Chuckling at our collective dismay, he threw the fish down into the shade of his boat where it gasped its last as we pottered back inland trying not to feel hypocritical planning our own meal of seafood delights!
Around Fuseta the marshy wetlands of the Parque Natural de Ria Formosa are home to colonies of wild birds and visiting Flamingos as well as the former salt pools and occasional salt mountain, a memory of earlier industry.
The salt was highly prized for preserving fish and flavouring cooking and some salt-farming is still carried out but not on its earlier scale.
The mudflats at low tide are home to the world’s largest colony of Fiddler Crabs, distinctive for their males’ singular large claws which are waved in an effort to attract a female mate. Hours of fun can be had waving back to them!
Unlike Fuseta, Tavira is in all the guidebooks and commended as the Algarve’s most charming town. We took a leisurely ride out on a graffiti-covered train through the salt flats eastwards and spend a day pottering around its picturesque streets and squares.
Set across both sides of the Rio Gilao it was settled by the Phoenicians, then the Moors, but much of its lower town was destroyed in a largely forgotten earthquake and accompanying tsunami of 1722, 33 years before the better-remembered earthquake that flattened much of Lisbon and the surrounding area.
A lot of what stands today is 18th century reconstruction and it is undeniably pretty with whitewashed houses, palatial-style and colourfully painted mansions and more than 20 churches.
Tavira’s ruined castle offers panoramic views from its Moorish walls, and the chance to cool down in the shade of gorgeous jacaranda, fruit and fig trees in its pleasantly exotic botanic garden.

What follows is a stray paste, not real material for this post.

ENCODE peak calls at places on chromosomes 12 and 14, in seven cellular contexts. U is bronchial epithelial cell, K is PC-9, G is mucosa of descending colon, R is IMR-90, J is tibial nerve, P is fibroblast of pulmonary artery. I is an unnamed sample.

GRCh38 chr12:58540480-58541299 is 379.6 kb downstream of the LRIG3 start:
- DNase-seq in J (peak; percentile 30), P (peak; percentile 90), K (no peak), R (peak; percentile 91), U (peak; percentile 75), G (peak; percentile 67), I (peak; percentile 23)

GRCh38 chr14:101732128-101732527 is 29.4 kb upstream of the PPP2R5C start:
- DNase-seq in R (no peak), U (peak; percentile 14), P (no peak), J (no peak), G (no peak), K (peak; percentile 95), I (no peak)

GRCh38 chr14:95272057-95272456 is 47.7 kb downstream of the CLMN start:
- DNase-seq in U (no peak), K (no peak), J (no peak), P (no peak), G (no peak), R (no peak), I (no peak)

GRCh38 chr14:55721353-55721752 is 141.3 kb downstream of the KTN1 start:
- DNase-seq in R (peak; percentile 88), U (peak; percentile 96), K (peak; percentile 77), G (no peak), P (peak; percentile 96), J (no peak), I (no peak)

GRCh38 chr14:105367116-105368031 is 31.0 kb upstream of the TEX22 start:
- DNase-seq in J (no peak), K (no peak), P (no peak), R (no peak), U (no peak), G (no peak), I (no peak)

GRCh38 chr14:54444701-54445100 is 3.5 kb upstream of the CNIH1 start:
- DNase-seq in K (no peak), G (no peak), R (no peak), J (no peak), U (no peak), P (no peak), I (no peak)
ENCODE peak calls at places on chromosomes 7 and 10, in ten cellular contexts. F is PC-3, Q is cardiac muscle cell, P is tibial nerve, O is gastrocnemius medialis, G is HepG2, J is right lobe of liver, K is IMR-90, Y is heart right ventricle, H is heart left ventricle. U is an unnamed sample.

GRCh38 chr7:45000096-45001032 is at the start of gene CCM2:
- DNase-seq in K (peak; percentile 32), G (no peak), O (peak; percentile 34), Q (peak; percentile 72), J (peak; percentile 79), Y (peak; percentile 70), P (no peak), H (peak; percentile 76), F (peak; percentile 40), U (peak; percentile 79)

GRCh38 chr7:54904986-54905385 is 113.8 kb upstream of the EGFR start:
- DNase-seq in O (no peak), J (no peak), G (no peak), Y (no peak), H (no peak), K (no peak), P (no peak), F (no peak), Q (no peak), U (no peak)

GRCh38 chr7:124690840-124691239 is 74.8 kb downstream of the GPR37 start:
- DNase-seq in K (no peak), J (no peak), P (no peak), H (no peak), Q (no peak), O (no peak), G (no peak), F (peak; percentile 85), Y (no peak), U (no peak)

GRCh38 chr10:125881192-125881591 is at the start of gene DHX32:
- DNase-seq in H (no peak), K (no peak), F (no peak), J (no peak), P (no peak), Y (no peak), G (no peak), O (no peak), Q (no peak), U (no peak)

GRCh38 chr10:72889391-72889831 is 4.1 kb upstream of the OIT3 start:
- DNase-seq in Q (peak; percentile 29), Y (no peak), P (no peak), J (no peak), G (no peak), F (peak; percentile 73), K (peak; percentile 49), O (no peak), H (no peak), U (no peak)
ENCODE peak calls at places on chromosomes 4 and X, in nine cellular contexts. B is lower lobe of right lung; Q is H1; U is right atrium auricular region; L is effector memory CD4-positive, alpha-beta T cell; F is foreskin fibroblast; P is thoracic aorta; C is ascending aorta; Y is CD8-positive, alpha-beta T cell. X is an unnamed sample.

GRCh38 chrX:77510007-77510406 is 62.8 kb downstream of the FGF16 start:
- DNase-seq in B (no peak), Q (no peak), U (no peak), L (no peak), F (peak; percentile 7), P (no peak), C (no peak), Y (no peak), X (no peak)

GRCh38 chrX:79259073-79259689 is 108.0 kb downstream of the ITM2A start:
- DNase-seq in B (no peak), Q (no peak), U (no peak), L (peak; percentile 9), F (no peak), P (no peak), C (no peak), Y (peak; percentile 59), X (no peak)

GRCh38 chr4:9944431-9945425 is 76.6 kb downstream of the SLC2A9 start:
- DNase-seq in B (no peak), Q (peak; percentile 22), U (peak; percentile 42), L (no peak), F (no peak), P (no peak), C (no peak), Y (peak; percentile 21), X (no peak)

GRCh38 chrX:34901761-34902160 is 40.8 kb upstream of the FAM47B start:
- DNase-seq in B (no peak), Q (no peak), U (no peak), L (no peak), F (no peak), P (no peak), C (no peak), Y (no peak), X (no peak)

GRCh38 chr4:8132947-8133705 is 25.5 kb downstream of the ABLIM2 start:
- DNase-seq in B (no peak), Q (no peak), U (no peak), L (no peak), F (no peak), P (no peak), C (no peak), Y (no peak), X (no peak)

Its Roman Bridge isn’t at all Roman in origin but built initially in the 1200s by the occupying Moors. Following its collapse in 1655 it was rebuilt but kept its rather misleading name.
No matter, it’s a lovely place to cross from east to west or sit within its deep stone recesses watching the comings and goings of the town and listening to guitar players busking for money.
Using the same train line, the Linha de Algarve, we caught a second graffiti-covered train westward to Olhao. Much larger than we had expected, this former fishing village now has a bustling marina and busy waterfront of hotels.
It was Saturday and the weekly market was a full assault on the senses. We wandered amongst the stalls piled high with fruit and vegetables, shellfish and seafood, and cakes made with figs, apricots and almonds.
Flashy speedboats and polished sailboats plied the blue waters and a well-dressed crowd sipped on tiny espressos or large cocktails in the hot noon sunshine.
Lunching in a quiet courtyard on seafood, salad and black pig cheeks we all agreed that despite Olhao’s style and Tavira’s prettiness the best place by far along this stretch of coast is charming and delightful Fuseta. Long may it stay that way!